I’ve driven by it thousands of times. I’ve always admired it. I would miss it if it disappeared under the weight of development.
But I’ve never stopped, not until today. Today I stop because I am curious about the walkway, but instead I find myself enchanted by the pond’s lesser- seen side. I want to see what lies on the far side of the pond.
On Nursery Road, between Lake Drive and Keene Road, there’s a tree-fringed pond on the north side of the street. A wooden boardwalk crosses it and guards it from the street. There is nowhere to park except on private property. As I pull into the parking lot of the tidy white group of buildings that make up the Lutheran church abutting the nondescript lake, I realize I have no idea if I’m trespassing or not.
And it really is a nondescript lake. There are no arching cypress or giant prehistoric ferns. Certainly Florida has grander waterways, but none so close. I park my car and circle the pond. It is a small drop of water as compared to the Gulf of Mexico a few miles to my west and the rivers inland, but it is a lush, verdant cluster of foliage almost hidden from view. Were it not for the timber walkway traversing the street side of the pond, I may never have noticed it.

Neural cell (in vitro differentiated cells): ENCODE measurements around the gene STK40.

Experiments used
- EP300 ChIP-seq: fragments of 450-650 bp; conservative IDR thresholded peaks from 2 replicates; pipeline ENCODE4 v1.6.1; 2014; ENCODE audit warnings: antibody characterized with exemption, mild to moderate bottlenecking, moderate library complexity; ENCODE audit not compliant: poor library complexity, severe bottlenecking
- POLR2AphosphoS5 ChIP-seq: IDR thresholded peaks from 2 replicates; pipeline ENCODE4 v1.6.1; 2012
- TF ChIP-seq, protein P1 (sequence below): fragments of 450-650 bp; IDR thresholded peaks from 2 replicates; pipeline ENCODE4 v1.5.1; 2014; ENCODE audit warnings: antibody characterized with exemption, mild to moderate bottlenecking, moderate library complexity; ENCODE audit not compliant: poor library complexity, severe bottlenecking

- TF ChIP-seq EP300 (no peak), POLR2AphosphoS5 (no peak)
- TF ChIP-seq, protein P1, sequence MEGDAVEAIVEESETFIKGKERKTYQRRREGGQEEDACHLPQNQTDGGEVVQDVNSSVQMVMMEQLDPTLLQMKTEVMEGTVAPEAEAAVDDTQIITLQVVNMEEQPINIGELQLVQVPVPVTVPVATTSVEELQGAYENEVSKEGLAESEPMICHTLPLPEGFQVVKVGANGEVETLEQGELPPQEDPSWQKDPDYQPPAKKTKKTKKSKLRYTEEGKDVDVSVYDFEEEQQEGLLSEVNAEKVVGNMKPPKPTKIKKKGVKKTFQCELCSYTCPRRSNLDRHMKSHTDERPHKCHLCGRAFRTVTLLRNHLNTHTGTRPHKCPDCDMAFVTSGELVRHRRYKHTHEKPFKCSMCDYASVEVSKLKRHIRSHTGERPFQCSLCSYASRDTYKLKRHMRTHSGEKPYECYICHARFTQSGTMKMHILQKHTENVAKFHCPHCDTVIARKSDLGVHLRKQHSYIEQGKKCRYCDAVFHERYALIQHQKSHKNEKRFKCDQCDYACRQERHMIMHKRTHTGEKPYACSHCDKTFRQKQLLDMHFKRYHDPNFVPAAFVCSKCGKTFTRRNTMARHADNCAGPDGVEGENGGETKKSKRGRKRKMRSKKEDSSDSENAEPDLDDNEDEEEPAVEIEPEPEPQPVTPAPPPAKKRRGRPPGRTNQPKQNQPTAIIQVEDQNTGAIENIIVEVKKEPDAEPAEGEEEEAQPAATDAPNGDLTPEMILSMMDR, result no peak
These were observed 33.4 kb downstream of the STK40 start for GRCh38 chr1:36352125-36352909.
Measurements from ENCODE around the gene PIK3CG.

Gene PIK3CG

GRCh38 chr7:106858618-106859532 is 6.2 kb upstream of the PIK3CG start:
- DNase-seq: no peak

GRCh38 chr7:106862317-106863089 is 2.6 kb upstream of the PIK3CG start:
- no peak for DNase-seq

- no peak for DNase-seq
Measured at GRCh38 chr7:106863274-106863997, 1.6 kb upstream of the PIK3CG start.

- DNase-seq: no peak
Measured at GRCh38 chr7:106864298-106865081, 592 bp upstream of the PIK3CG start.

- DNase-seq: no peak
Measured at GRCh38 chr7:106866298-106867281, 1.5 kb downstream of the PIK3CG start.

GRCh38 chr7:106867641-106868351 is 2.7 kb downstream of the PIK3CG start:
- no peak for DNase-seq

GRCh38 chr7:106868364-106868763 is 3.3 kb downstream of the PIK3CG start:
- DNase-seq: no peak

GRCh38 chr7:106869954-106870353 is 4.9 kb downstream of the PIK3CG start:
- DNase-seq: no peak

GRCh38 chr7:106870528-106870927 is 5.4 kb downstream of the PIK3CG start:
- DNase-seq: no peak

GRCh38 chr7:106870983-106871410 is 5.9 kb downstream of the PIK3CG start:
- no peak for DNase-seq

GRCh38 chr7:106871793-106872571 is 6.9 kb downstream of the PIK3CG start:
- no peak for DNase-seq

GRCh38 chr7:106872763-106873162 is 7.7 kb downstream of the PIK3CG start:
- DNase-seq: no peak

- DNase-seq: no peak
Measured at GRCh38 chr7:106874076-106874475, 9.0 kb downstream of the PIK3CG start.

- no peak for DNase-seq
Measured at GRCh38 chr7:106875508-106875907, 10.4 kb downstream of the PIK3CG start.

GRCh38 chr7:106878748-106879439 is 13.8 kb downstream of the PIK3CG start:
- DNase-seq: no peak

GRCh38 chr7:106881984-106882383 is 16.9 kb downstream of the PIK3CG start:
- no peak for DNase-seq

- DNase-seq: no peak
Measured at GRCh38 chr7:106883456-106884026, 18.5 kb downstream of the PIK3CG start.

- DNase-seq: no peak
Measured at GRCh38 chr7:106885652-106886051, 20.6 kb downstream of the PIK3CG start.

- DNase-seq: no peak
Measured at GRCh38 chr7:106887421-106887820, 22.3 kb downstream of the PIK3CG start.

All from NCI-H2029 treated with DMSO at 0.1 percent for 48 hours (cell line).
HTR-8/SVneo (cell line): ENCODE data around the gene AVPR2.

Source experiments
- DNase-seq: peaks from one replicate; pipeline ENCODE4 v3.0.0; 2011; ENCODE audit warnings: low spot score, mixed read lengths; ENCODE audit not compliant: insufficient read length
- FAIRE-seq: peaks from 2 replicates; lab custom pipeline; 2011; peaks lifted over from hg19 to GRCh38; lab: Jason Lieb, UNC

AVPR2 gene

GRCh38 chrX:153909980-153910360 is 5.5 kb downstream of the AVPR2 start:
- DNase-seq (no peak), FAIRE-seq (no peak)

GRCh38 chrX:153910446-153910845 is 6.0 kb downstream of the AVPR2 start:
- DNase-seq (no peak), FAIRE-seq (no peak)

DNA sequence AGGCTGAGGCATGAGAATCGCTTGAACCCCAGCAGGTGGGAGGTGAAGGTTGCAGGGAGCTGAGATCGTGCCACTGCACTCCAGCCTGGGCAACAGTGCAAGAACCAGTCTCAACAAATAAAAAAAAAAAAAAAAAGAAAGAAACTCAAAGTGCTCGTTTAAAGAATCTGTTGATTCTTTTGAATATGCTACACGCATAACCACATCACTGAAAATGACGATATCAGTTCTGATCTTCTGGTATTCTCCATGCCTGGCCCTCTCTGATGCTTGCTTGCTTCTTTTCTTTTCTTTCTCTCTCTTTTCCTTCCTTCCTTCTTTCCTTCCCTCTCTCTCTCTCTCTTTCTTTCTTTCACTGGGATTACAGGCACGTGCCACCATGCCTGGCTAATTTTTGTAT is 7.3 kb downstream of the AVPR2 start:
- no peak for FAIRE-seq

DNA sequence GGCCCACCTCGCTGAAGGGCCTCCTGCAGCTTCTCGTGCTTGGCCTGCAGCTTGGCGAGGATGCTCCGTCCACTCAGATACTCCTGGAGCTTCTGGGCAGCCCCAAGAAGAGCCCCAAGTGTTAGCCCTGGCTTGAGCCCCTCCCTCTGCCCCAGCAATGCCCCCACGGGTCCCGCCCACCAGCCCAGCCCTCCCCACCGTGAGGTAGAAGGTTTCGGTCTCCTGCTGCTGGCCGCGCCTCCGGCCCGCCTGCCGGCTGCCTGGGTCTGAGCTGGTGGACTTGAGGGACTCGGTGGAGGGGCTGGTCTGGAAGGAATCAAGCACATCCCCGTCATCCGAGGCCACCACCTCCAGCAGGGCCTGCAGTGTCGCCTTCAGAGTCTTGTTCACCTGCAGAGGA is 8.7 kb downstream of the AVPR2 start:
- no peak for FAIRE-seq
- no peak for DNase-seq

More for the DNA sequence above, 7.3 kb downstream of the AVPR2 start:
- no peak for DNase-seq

While I am unclear as to whether or not I have any right to be on the property, I assume that since I’m doing no harm and there’s a city employee enjoying lunch there as well, no one’s going to ask me to leave. In fact, there are two benches positioned at a right angle to each other that seem quite inviting.
Just as I don’t know who owns the pond, I have no idea who created it. Was this tiny, pretty body of water here before the houses, or is it a glorified drainage ditch installed as a requirement of the water management district?
I stop my line of thinking because I realize it doesn’t matter right now. The pond is here and I would be better served to stop and enjoy it rather than dissect its origins. I walk the lake slowly. The shallow water reflects the oak branches that cover it with variegated greens and browns; the grass runs into the shore, and lakeside plants claim the gently sloping ground as their own piece of suburban paradise.
Should I be ashamed that I’ve never stopped at this suburban oasis before today, or simply pleased that I finally thought to stop? True, there is nothing here that I can’t see at a number of other lakes, but this quiet little sanctuary is what is here now. In front of me I have cool water and lush vegetation and a sense of serenity.
Here, across the pond from the wooden walkway, I feel protected. The pond and its insulating greenery shields me from the road. I am shielded from the pressures of time and deadlines, even though they are always there, waiting for me when I emerge from my tiny cocooned world of roadside ponds. Beyond the wooden boardwalk across the water, traffic zips along, cars filled with people continuing their journey.
Me? After a lot of work, I’m content to gaze at the water and enjoy the destination.